Things to do: Week of Sept. 15

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Deconstructing 'Savage Grace'

On Sept. 13, Howard A. Rodman '71 -- a novelist, educator and screenwriter ("August," "Joe Gould's Secret") -- will discuss his screenplay for director Tom Kalin's recent "Savage Grace" following a 7 p.m. screening in Willard Straight Theatre. "Savage Grace" tells the true, tragic story of Barbara Daly, who married above her class to Bakelite heir Brooks Bakeland (Stephen Dillane) and led a decadent life from the 1940s to the early 1970s. The film also screens Sept. 12 at 9:15 p.m. A former editor-in-chief of the Cornell Daily Sun, Rodman is a professor at the University of Southern California's School of Cinematic Arts.

A 'Shared Experience'

Well-known artist and local resident Steven Barbash has collected American works on paper and paintings from the 1950s to the present, many of which came to the collector as exchanges with fellow artists. An exhibition at the Johnson Museum titled "Shared Experience: The Steven Barbash Collection" closes Sept. 14.

Bartok to Enescu

Two members of the Cornell music faculty, pianist Xak Bjerken and violinist Joseph Lin, return to the Barnes Hall stage Sept. 14 at 8 p.m. The program includes a selection of atmospheric solo piano works by Bartók, Debussy and John Adams, and George Enescu's duo Violin Sonata No. 3. Both musicians tour widely and are in high demand as performers and in recording studios in the United States and abroad.


Jeffrey McNeely, chief conservation scientist for the World Conservation Union, will deliver two seminars on ecoagriculture: "Origins, Development, Implementation and Challenges," Sept. 16, 3:30 p.m., 404 Plant Science Building; and "Ecoagriculture Approaches to Bioenergy Development," Sept. 17, 12:20 p.m., 135 Emerson Hall.

Go with the flow

Cornell's Institute for the Study of the Continents in the Department of Earth and Atmospheric Sciences presents a workshop on magma Sept. 17 in 2146 Snee Hall. Jefferson W. Tester '66, '67, who will join Cornell's faculty as the first Croll Professor of Sustainable Energy Systems, will give the keynote address at 2:10 p.m. Currently a professor at MIT, Tester is a leader in renewable and geothermal energy systems research and education. Topics to be covered include: geothermal energy, volcanic hazards, thermo-tectonics, crustal evolution, and volcanoes and global change.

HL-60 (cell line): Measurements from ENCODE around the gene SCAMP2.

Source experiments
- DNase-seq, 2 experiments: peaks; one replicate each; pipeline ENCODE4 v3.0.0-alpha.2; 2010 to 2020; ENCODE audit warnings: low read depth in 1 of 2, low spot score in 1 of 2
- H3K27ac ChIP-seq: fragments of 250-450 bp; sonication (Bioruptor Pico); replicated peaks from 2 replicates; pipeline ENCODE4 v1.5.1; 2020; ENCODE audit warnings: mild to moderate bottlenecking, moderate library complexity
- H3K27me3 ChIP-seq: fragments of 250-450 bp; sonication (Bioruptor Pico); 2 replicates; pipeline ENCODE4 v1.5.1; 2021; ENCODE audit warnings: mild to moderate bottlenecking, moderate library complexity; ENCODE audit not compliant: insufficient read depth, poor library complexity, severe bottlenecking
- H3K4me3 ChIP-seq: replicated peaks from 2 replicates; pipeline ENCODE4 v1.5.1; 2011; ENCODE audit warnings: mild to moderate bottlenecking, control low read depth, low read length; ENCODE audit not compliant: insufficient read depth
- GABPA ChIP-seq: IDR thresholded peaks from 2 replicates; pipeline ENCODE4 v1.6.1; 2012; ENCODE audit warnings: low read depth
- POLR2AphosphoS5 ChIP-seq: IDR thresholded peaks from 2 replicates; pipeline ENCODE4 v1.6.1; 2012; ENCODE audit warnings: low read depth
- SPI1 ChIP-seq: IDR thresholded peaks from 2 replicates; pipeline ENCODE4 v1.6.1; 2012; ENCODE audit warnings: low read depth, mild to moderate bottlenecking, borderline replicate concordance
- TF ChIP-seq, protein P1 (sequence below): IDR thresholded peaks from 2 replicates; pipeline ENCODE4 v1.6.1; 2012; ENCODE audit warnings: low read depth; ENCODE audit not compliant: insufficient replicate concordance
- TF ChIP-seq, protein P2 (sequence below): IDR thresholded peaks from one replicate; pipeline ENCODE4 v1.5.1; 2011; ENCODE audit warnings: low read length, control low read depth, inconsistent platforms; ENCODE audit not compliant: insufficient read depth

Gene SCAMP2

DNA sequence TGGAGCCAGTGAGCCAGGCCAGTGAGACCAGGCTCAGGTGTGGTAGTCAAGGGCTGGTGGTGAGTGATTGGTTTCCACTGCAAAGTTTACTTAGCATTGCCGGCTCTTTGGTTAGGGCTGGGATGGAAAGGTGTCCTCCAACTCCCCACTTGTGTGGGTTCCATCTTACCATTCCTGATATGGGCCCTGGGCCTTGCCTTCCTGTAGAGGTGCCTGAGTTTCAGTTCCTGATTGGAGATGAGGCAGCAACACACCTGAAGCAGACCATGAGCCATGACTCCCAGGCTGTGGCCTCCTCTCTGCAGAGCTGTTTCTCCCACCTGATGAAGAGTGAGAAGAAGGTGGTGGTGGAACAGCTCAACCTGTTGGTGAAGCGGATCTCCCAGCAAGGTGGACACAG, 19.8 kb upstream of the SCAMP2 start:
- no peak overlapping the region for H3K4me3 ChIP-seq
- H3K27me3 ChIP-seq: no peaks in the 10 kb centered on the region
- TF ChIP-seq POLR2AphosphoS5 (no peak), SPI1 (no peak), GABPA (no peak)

Darkly comic

Fiction writer Patrick Somerville, MFA '05, will read from his work as part of the Creative Writing Program's fall series Sept. 18 at 4:30 p.m. in Hollis E. Cornell Auditorium, Goldwin Smith Hall. Somerville's first novel, "The Cradle," will be published by Little, Brown in March 2009; his book of short stories, "Trouble," was named 2006's best book by Time Out Chicago. His work has appeared in One Story, Epoch, GQ, Esquire and Best American Nonrequired Reading. Somerville has taught writing at Cornell, Auburn State Correctional Facility and the Graham School in Chicago.

Wilde times

"The Importance of Being Earnest" opens the Schwartz Center for the Performing Arts' 20th anniversary season. Oscar Wilde's satire of Victorian English society runs Sept. 18-27. The plot -- crowded with incident -- involves mistaken identity, thwarted romance, the pretensions of a class-based society, all manner of disingenuousness and the pursuit of money through marriage. Box Office: 607-254-2787.

Remembering culture

Professor Marita Sturken of the Department of Media, Culture and Communication at New York University delivers a University Lecture on "Consuming Security: Defensive Design in the Comfort Culture of Everyday Life," Sept. 19 at 4:30 p.m. in Hollis Cornell Auditorium, Goldwin Smith Hall. Sturken's work spans cultural studies, visual culture, American studies, and art and technology, with an emphasis on cultural memory, national identity, consumer culture, the social function of art, and the cultural effects of technology. Her books include "Tourists Of History: Memory, Kitsch and Consumerism From Oklahoma City to Ground Zero" and "Tangled Memories: The Vietnam War, the Aids Epidemic and the Politics of Remembering."

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